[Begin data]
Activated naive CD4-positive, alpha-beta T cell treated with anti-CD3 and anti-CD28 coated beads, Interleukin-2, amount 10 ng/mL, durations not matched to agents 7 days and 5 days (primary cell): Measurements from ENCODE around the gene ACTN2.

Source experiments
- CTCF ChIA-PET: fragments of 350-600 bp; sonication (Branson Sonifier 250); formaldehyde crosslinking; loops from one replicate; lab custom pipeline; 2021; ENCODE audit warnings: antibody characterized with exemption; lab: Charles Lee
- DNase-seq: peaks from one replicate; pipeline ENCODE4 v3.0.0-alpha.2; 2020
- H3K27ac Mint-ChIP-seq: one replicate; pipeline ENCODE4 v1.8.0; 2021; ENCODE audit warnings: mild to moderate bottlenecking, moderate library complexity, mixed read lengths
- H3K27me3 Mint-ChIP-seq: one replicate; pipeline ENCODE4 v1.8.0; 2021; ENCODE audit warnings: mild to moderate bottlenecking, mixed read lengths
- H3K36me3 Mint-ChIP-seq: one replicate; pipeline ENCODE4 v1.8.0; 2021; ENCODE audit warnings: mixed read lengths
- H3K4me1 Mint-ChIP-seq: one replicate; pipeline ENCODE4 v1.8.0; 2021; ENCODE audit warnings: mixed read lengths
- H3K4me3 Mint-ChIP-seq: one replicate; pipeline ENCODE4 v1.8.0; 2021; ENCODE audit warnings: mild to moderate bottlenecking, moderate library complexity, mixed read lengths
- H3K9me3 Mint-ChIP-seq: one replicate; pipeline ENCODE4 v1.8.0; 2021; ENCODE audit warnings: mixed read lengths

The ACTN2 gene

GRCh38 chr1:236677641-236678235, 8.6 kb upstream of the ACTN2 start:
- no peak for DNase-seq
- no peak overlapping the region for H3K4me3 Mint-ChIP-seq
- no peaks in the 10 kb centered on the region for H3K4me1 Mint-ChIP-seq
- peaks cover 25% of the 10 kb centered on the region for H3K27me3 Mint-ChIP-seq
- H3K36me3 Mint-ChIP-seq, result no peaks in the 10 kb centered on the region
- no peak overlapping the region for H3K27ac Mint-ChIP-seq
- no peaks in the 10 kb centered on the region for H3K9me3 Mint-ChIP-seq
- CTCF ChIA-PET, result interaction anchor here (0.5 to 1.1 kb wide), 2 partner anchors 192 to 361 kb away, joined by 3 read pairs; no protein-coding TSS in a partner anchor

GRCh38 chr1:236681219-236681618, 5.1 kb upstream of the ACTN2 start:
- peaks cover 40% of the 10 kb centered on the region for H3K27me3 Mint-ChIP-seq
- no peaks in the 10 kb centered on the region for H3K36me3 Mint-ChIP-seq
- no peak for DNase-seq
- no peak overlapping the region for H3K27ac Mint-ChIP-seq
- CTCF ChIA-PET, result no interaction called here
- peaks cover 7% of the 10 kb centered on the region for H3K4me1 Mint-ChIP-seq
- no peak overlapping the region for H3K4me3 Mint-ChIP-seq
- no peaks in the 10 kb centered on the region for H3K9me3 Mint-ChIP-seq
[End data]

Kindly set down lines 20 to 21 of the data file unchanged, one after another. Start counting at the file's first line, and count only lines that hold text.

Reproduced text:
- CTCF ChIA-PET, result interaction anchor here (0.5 to 1.1 kb wide), 2 partner anchors 192 to 361 kb away, joined by 3 read pairs; no protein-coding TSS in a partner anchor

GRCh38 chr1:236681219-236681618, 5.1 kb upstream of the ACTN2 start: